A new sighting of the so-called “Frankenfish” has prompted renewed warnings from wildlife officials that you shouldn’t just throw it back.
While Frankenfish can conjure nightmarish images, it’s really a northern snakehead fish, or Channa argus. It may appear like a normal fish, but it has a special ability: it can breathe air, allowing it to slither onto land to find better water to swim in.
If they are able to stay moist, the snakehead can survive for up to four days out of the water, the California Department of Fish and Wildlife says.
The freshwater fish is originally from East Asia and is considered invasive because it preys on and competes with native species, according to the U.S. Department of Agriculture’s National Invasive Species Information Center.
The first discovery of the Frankenfish was in California in 1997, according to the U.S. Geological Society. Since then, the species has been observed in 16 other states and the nation’s capital: Arkansas, Connecticut, Delaware, Florida, Georgia, Illinois, Louisiana, Maryland, Maine, Mississippi, Missouri, New Jersey, New York, North Carolina, Pennsylvania, and Virginia, and the District of Columbia.
Last week, a northern snakehead was found in southeastern Missouri, marking the third reported sighting this year. A sighting was reported in Pennsylvania, and Louisiana recorded its first-ever snakehead discovery in early June.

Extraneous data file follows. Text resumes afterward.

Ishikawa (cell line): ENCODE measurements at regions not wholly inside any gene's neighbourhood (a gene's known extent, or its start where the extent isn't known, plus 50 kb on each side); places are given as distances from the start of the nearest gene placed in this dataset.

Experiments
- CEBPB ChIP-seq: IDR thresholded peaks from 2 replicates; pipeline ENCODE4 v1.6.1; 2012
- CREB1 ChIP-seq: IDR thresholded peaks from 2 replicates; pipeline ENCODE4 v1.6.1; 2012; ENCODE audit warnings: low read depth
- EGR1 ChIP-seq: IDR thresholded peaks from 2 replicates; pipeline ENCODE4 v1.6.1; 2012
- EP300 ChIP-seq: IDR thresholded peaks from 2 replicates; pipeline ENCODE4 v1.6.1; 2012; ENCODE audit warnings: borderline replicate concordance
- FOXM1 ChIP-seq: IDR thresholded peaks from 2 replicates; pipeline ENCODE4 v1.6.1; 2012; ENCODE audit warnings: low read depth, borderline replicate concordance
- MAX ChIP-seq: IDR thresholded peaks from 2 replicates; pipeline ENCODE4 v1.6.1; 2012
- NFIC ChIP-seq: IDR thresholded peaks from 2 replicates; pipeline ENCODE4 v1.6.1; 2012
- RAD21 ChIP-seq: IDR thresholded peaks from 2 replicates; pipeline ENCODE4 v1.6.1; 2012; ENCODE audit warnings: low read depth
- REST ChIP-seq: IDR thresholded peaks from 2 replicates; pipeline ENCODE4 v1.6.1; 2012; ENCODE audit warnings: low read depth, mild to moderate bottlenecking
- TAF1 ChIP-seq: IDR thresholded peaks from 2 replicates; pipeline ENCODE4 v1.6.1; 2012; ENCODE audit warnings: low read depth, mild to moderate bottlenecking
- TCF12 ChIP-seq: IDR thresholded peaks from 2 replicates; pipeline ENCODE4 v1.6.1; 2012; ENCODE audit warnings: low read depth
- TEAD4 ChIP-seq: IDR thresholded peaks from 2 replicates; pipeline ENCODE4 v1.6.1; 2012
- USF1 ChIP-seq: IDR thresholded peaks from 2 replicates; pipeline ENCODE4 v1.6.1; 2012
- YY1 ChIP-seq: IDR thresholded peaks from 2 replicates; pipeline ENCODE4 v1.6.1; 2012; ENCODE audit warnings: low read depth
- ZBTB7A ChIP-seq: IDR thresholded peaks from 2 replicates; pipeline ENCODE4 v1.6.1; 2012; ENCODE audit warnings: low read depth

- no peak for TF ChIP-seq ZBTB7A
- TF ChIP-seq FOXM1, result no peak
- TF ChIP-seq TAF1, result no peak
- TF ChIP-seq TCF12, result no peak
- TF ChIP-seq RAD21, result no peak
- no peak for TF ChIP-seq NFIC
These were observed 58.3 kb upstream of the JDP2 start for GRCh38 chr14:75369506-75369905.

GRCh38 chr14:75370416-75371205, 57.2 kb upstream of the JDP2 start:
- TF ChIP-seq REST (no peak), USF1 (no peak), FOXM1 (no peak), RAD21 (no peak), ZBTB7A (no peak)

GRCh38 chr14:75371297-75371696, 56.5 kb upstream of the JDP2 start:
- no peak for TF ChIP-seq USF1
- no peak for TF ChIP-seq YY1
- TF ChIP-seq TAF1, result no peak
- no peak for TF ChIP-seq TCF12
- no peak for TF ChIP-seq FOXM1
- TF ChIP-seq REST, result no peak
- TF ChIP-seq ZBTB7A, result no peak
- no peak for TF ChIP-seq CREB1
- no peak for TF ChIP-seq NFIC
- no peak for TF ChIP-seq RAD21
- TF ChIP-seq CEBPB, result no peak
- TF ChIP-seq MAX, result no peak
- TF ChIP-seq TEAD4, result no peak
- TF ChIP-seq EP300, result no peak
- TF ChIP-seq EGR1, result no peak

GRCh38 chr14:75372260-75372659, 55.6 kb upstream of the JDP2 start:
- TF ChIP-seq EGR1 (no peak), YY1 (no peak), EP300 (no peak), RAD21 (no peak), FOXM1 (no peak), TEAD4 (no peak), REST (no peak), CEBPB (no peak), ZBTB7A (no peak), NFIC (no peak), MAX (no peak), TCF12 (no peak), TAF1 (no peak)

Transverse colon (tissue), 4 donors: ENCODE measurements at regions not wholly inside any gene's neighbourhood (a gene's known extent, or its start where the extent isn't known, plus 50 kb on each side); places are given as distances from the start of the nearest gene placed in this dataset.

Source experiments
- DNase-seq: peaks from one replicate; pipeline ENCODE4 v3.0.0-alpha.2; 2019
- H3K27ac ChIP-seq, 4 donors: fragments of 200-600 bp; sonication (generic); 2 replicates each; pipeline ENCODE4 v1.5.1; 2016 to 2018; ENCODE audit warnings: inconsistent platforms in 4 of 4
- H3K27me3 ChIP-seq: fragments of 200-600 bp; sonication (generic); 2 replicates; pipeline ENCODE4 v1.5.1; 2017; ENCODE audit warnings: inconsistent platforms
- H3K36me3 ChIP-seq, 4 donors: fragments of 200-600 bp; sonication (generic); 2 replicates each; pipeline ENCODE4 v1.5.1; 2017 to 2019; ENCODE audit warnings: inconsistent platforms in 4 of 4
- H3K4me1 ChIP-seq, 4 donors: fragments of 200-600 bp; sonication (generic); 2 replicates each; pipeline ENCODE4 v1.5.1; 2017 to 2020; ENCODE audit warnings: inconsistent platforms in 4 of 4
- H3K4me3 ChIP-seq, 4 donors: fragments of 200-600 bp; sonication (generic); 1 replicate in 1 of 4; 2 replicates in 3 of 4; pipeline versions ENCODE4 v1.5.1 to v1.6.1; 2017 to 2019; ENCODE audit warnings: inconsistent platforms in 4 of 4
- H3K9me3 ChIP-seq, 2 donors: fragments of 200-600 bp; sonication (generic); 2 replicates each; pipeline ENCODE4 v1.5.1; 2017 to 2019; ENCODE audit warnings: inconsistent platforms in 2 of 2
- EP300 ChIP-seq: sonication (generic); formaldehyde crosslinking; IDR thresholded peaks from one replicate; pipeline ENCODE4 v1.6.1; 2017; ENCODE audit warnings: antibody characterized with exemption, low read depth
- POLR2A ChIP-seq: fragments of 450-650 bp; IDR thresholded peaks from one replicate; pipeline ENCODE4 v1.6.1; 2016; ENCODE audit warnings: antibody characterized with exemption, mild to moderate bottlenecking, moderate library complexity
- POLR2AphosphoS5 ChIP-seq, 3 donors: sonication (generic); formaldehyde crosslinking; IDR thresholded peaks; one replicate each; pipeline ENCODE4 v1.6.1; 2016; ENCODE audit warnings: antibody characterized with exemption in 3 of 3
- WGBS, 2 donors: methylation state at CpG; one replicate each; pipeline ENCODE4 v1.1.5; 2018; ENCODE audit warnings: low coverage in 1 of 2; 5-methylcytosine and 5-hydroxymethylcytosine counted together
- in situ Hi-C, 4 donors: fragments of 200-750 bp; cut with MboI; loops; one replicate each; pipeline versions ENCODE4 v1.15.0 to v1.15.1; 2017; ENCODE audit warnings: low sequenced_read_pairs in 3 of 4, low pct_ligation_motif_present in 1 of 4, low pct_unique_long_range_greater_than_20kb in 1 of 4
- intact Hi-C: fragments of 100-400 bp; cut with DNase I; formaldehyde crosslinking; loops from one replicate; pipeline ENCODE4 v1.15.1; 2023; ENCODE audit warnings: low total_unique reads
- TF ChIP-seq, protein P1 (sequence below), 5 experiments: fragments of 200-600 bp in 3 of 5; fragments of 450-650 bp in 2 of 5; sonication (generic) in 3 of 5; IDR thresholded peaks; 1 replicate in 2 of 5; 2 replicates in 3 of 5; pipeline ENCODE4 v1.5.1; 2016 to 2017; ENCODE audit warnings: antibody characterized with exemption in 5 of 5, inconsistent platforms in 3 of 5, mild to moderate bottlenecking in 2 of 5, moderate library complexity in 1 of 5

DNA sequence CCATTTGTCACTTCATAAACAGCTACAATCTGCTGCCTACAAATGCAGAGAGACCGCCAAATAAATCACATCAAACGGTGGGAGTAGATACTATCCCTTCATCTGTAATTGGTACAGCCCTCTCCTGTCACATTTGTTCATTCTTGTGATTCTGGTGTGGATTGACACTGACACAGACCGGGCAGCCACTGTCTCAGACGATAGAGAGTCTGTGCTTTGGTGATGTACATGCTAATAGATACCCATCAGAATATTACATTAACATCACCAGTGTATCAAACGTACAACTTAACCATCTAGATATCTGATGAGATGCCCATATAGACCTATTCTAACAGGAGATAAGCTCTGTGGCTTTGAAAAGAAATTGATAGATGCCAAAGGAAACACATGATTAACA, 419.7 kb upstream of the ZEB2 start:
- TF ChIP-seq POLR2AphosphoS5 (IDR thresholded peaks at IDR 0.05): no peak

How to spot one
The northern snakehead fish’s appearance lives up to its name. It’s long and thin with a dorsal fin that runs the length of its body, USGS explains. The fish’s brown skin and dark blotches almost make it look like a boa constrictor or another snake.
The sharp-toothed northern snakehead can grow to be three feet in length.
The fish is akin to the Bowfin, according to officials, and the pair are often confused. Noticeable differences include their bottom fins: a Bowfin’s anal fin is short, while a northern snakehead’s is long, and a Bowfin’s pelvic fin appears in its belly region, while a northern snakehead’s is almost directly below its pectoral fin.
Federal officials say that though northern snakeheads prefer to live in shallow, stagnant ponds or swamps, and slow muddy streams, they have been spotted in canals, reservoirs, lakes and rivers. The first confirmed U.S. discovery of the fish, for example, was in southern California’s Silverwood Lake reservoir.
What to do if you catch one
Because the Frankenfish is invasive, it’s best not to throw it back in the water. You also can’t toss it on shore to die (remember, it can breathe air and slither across land).
Instead, federal authorities recommend killing the fish by putting it in a freezer or on ice for an extended period of time. If you’re able, you should also take a photograph of the fish for positive identification later and note the size of the fish, where you caught or saw it, and how many you caught or saw.
Then, report the catch or sighting to your nearest fish and game agency, or the U.S. Fish and Wildlife Service at 703-358-2148. If you catch or see a northern snakehead in California, you are asked to contact the CDFW’s Invasive Species Program online, via email, or by calling 866-440-9530.